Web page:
Regulators continue to add to the already mile long list of risks bankers need to monitor. As if there’s not enough to deal with given our current economic instability, now the regulators have begun scrutinizing banks’ vendor management policies. Many banks got in the habit of ignoring available guidance due to the lack of enforcement. Friends, those days are over.
This is not necessarily a bad thing. The regulators are looking out for the banks’ best interests, right? I tend to agree with them in this case. In my travels, I’ve had a hard time finding a poster child for vendor management success. Oftentimes I see banks overpaying, missing important contract dates, and ignoring the myriad risks inherent in dealing with third party vendors. Let’s face it – the state of vendor management in the banking industry is below par.
With the increased regulatory pressures and a corresponding vendor management deficit, I think a Gonzo vendor management aptitude test is in order.
Directions: To determine your bank’s vendor management readiness score, read each of the questions below and pick the letter that most fits your institution.
1. How long will it take to produce a list of all vendors that includes a risk rating, important contract dates (notification/termination dates), financial summary, legal matters, etc.
a. 10 points – within the hour. Most of senior management could query our SQL database and pull up all of the information requested.
b. 5 points – within a day. Although we rely on our report query guru in IT, a report could be generated that includes all the requested information.
c. 0 points – within a week. Most of the information is tracked via an Access database somewhere on one of the shared drives. A call would need to be made to Freddy, our in-house counsel, who is supposed to track all this.
d. –5 points – unknown. We have no formal tracking mechanism. We rely on each of the vendors to store our contracts and make us aware of any upcoming contract dates, material changes in financial condition, legal issues, etc.
2. How often do you monitor your vendors’ financial status and any service levels that were negotiated?
a. 10 points – Our review period is dependent on the vendors’ overall risk to our institution. For example, high risk vendors like our core provider, ATM/debit processor, Internet banking vendor and others that have access to our customer information are constantly monitored and each quarter we ask for detailed financial statements, wins/losses and a report that outlines any failed service levels. This information is shared with the business lines and senior management for their sign off. Also, each of our vendors is required to send us an annual SAS70, which is reviewed and stored in our document imaging system.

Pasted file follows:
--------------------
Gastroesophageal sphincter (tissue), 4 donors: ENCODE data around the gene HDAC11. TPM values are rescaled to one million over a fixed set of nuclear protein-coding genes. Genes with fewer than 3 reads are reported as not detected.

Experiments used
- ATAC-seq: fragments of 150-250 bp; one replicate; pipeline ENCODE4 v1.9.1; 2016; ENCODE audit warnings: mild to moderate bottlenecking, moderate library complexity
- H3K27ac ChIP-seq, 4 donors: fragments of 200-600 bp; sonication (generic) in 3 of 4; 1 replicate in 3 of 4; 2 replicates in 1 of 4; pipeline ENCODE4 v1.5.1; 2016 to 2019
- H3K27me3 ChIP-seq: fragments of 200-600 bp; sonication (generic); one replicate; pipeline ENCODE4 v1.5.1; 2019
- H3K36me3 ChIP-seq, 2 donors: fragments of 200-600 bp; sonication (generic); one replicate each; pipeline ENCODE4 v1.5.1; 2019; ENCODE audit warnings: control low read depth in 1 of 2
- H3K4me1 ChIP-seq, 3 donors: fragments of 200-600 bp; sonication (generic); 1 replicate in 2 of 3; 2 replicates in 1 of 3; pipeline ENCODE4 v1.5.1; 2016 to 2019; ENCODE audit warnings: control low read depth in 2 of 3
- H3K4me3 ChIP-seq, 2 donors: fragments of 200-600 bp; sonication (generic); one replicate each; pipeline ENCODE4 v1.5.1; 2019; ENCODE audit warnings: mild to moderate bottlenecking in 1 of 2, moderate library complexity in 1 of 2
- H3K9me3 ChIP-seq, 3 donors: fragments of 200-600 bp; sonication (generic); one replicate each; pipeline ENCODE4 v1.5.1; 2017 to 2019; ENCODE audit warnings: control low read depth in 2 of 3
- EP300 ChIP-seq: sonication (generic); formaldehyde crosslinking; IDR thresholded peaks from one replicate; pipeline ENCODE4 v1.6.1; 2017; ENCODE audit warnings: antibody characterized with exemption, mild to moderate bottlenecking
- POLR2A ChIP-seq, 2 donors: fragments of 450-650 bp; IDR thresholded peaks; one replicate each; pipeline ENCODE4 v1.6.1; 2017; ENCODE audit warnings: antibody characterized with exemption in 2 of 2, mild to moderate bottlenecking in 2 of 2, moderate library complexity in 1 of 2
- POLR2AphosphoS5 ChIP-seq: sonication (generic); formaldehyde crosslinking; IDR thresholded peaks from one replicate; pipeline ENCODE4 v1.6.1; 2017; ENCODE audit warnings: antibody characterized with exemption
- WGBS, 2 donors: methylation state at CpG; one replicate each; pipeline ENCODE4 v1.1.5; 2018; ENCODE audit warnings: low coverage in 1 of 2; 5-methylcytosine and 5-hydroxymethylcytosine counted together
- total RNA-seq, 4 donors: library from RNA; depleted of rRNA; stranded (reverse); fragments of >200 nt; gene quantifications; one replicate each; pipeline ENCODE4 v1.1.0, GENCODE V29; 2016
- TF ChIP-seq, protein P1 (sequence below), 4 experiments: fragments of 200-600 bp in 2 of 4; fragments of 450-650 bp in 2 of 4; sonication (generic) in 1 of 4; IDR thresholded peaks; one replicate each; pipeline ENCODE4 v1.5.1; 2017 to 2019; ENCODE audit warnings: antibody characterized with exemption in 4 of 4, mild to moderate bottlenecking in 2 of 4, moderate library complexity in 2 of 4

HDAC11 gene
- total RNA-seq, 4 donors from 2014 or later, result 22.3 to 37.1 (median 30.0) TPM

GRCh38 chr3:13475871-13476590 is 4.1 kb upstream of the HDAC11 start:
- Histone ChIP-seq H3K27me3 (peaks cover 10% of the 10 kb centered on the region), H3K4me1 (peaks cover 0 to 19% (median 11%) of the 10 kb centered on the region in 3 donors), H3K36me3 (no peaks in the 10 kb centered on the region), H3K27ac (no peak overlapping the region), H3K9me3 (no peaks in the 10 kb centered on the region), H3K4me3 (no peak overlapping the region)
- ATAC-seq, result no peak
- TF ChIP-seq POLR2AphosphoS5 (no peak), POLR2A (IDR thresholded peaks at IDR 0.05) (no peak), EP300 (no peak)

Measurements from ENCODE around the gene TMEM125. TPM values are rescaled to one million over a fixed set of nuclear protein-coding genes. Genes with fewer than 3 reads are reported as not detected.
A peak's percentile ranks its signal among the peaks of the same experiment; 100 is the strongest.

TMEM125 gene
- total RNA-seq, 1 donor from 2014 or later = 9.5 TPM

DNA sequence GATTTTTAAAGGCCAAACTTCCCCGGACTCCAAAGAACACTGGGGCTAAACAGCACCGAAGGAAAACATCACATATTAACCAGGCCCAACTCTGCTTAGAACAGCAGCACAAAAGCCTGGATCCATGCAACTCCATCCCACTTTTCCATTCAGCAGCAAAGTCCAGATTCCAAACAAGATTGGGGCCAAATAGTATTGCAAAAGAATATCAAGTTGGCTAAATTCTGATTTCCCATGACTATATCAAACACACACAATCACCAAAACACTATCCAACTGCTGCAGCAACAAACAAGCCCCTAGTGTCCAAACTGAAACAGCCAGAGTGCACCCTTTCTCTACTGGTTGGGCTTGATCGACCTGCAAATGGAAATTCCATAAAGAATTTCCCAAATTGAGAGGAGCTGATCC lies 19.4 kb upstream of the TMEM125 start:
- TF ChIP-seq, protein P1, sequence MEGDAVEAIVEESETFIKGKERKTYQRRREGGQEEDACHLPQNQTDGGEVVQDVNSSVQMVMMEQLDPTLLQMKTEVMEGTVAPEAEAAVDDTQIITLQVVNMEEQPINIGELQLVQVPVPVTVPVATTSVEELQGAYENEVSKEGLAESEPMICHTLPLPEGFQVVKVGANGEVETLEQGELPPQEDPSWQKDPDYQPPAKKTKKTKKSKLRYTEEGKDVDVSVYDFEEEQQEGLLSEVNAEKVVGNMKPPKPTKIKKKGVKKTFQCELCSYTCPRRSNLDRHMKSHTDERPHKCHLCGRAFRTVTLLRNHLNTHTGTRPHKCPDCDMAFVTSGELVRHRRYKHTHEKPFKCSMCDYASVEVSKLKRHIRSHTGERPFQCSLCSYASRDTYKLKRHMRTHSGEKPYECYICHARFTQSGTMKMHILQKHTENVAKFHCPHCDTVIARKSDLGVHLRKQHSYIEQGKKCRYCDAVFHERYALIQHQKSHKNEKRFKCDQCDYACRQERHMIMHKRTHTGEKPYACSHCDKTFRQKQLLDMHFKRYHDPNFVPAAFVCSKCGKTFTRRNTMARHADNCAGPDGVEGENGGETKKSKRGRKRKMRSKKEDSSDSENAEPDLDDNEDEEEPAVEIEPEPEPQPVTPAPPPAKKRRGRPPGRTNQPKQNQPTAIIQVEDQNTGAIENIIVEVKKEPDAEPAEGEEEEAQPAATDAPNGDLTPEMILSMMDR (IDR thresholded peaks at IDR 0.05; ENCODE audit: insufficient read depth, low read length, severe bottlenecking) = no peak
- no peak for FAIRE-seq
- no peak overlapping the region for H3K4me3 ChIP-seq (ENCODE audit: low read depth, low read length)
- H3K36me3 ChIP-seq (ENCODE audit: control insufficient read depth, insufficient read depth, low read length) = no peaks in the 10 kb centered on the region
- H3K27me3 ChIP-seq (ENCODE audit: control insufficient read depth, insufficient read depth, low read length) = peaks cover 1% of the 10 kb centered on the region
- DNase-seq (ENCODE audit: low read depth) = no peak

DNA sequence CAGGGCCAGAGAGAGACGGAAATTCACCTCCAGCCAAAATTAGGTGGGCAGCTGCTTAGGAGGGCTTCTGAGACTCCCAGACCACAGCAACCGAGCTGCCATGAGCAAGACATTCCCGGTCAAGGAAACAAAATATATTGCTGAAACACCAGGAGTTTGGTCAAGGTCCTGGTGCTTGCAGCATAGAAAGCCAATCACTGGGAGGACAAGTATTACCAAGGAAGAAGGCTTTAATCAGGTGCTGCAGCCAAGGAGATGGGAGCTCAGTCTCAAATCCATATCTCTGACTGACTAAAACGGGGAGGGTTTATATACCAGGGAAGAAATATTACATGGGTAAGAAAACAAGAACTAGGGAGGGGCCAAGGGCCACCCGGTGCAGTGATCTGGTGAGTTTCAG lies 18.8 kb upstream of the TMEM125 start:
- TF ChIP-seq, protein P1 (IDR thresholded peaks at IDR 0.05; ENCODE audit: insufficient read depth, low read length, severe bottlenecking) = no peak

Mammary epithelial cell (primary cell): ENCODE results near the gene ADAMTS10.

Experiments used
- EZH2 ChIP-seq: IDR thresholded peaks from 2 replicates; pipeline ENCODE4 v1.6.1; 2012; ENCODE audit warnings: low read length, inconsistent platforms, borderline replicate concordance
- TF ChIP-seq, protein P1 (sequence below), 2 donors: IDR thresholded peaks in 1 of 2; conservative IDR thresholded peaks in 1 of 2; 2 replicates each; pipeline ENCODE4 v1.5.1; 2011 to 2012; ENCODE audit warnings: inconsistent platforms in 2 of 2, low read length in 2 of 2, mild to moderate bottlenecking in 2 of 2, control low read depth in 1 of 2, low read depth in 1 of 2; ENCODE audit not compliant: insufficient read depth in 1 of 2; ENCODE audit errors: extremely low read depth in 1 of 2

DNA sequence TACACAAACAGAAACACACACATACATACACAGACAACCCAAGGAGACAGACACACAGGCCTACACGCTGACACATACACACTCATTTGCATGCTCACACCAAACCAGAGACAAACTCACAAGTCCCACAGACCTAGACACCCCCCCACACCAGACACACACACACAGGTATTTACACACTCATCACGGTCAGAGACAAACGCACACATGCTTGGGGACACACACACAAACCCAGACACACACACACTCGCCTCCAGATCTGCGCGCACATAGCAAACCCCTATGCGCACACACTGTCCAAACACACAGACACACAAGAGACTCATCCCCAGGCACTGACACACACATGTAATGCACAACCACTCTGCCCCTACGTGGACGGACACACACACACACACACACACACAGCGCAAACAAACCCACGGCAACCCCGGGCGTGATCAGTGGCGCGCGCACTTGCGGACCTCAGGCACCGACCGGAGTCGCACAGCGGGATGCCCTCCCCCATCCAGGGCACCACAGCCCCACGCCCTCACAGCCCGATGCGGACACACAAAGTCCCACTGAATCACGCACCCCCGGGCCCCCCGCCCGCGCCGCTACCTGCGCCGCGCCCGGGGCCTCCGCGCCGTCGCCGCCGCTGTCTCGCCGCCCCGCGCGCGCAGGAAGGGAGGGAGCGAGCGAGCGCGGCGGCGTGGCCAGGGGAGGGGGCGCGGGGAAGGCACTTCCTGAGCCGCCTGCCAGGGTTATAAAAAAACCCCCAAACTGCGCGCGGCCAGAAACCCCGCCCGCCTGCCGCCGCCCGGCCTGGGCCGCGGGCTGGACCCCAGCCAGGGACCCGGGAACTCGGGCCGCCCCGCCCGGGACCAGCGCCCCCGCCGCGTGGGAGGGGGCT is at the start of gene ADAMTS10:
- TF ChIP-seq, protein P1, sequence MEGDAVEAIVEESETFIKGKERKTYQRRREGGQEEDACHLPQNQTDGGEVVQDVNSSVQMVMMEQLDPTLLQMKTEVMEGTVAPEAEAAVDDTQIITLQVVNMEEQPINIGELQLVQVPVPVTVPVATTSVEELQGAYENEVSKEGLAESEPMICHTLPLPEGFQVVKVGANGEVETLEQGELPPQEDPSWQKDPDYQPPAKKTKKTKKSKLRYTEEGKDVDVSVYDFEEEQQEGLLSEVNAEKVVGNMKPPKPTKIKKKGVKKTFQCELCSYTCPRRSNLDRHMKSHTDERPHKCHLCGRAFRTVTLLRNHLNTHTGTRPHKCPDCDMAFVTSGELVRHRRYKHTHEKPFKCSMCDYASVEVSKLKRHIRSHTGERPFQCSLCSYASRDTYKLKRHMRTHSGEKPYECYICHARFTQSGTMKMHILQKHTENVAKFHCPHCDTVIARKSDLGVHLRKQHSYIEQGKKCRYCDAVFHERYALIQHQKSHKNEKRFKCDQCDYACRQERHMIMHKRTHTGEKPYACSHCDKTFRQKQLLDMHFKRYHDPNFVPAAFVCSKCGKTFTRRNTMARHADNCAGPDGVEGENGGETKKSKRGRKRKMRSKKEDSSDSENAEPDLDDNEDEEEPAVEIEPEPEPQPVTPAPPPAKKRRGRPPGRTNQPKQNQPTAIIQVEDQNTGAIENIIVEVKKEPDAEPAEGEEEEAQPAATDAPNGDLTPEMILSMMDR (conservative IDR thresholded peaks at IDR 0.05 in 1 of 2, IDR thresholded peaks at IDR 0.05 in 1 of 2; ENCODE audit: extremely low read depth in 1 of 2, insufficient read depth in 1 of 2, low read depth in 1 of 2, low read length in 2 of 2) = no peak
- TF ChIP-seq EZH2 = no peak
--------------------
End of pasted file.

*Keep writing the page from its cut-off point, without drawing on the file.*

b. 5 points – Each year, our accounting department is responsible for reviewing the financial strength of our high risk vendors. Nothing is done for our lower risk vendors like cash dispensers, in-house software for marketing, profitability, etc.
c. 0 points – We have no formal procedures for ongoing monitoring and reporting of our vendors.
3. When performing due diligence before selecting new vendors…
a. 10 points – Our bank includes all interested business lines in the process and reviews at least three alternatives, especially in larger, higher risk projects. A detailed requirements document is formulated and sent to each vendor for a formal response. An unbiased, unemotional decision is made based upon a mixture of functionality, vendor strength, risk, price and technology. We typically hire a consultant or have a dedicated in-house expert for larger projects.
b. 5 points – Most of the time, all relevant business lines are included in the search and selection of a provider. Sometimes we have projects that are run by the business lines, and a contract is signed before IT has reviewed the requirements to support the application. Typically, we use functionality and price as major drivers of selecting a new provider, but occasionally, a risk review of the vendor is conducted and weighs into the decision.
c. 0 points – IT runs all of our selection projects and sometimes picks vendors without asking the business lines for input. Usually the vendor that sends a good looking sales rep who wines and dines us wins our business. The more expensive the wine, the more likely we are to buy all the bells and whistles. If we have to go to a tie-breaker, the vendor with the best demo giveaway gets our business. Last year, we picked a CRM system for our retail group because the vendor gave each of the IT staff a Wii. Come to think of it, those darn branch folks are still not using the system because they think it’s too complicated … it only takes five minutes to do a referral.